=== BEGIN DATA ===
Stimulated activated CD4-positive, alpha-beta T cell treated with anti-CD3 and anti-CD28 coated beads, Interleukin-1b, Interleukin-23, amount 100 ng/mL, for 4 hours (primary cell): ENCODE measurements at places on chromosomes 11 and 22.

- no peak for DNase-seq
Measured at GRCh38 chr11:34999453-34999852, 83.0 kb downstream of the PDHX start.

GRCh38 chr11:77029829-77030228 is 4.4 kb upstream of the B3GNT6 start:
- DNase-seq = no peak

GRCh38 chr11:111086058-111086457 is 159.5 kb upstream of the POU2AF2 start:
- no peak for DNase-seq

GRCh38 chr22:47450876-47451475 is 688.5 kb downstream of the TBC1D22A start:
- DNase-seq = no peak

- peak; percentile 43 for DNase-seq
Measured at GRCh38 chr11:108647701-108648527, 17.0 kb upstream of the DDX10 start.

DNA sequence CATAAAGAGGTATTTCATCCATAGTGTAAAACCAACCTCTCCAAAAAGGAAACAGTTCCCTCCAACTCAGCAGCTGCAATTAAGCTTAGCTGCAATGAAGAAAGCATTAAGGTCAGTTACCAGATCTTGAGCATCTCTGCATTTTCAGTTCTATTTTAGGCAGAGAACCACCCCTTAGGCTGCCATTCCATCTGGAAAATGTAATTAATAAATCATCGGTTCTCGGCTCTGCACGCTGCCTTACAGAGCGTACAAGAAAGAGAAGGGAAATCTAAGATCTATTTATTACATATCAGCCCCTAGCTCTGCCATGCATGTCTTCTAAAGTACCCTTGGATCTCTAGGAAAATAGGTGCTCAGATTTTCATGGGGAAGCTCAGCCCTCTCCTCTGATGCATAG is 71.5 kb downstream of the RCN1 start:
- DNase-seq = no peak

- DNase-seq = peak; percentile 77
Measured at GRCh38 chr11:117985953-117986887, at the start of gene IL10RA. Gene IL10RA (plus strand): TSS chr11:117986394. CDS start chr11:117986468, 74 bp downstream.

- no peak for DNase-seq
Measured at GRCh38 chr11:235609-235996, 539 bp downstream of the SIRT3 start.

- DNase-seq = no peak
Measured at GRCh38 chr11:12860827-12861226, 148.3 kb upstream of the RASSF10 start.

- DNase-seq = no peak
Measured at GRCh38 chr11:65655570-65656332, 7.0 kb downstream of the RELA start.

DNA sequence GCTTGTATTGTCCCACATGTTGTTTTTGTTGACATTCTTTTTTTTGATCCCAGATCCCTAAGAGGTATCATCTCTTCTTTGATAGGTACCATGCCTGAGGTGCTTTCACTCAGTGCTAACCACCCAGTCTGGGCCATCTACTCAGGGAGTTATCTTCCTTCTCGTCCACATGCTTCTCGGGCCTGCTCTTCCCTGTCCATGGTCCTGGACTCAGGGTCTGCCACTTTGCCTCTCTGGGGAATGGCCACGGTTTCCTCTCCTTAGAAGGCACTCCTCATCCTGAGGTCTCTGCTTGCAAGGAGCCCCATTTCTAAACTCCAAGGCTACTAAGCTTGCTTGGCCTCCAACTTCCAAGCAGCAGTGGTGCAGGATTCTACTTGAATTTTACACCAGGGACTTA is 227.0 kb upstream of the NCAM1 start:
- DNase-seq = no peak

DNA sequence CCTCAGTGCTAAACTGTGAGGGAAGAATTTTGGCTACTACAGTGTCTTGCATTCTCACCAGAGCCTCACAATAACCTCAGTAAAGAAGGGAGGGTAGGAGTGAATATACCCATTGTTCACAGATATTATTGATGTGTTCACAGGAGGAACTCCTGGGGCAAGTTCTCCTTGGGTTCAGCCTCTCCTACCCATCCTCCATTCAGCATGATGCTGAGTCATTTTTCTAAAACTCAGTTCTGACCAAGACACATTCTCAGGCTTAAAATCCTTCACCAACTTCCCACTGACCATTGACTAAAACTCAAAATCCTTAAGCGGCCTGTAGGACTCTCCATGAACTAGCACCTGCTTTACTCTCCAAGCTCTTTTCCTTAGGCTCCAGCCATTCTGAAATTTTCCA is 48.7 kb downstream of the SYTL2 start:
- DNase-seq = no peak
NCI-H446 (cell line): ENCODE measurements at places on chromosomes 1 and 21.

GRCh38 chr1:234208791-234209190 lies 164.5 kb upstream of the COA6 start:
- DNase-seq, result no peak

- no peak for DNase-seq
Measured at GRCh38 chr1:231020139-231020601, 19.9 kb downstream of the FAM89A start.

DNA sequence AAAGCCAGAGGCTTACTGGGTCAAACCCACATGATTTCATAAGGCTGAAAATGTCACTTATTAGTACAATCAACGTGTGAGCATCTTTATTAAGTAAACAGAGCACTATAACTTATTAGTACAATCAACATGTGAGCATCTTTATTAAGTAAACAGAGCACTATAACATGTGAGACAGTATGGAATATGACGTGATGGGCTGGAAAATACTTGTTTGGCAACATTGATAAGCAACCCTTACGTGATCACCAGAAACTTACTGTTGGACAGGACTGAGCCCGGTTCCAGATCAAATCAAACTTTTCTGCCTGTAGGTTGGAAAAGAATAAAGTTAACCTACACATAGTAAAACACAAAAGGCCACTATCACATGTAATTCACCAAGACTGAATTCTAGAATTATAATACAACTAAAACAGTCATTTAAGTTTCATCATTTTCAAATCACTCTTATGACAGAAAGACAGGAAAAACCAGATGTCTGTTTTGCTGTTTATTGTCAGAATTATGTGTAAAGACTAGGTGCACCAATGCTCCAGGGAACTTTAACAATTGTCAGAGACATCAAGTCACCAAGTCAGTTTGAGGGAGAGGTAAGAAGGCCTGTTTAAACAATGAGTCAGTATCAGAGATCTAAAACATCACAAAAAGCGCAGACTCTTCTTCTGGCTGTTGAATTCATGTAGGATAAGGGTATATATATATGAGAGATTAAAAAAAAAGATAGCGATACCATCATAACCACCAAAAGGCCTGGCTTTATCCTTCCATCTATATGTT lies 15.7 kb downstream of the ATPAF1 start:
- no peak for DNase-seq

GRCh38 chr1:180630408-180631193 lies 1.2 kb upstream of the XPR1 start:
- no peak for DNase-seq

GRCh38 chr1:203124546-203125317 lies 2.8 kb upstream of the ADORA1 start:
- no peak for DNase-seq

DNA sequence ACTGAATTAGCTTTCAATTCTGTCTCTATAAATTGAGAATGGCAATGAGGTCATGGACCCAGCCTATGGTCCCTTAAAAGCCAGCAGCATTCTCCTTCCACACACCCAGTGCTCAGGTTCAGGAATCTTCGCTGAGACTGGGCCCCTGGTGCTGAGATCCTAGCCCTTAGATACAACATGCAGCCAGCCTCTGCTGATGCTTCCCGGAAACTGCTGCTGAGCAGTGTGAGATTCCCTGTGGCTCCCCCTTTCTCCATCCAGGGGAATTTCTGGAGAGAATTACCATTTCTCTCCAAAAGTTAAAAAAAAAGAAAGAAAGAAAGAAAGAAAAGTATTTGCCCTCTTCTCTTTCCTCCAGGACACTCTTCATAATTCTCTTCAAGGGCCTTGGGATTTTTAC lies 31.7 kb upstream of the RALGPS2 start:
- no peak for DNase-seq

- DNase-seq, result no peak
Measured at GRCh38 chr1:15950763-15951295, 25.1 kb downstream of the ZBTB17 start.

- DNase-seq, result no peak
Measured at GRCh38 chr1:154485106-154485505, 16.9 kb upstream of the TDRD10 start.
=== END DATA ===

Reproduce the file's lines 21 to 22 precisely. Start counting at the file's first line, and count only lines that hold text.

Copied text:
Measured at GRCh38 chr11:65655570-65656332, 7.0 kb downstream of the RELA start.

DNA sequence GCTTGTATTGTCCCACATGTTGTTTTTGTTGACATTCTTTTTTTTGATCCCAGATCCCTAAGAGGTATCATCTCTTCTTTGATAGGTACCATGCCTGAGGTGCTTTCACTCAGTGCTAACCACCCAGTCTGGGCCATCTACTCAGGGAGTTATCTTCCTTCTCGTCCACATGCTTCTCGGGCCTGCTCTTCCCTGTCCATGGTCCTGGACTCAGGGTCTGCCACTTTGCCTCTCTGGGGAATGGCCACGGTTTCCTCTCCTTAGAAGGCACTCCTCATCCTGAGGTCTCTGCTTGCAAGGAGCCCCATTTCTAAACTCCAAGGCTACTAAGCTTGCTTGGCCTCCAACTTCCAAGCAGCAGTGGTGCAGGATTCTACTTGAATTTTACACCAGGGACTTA is 227.0 kb upstream of the NCAM1 start: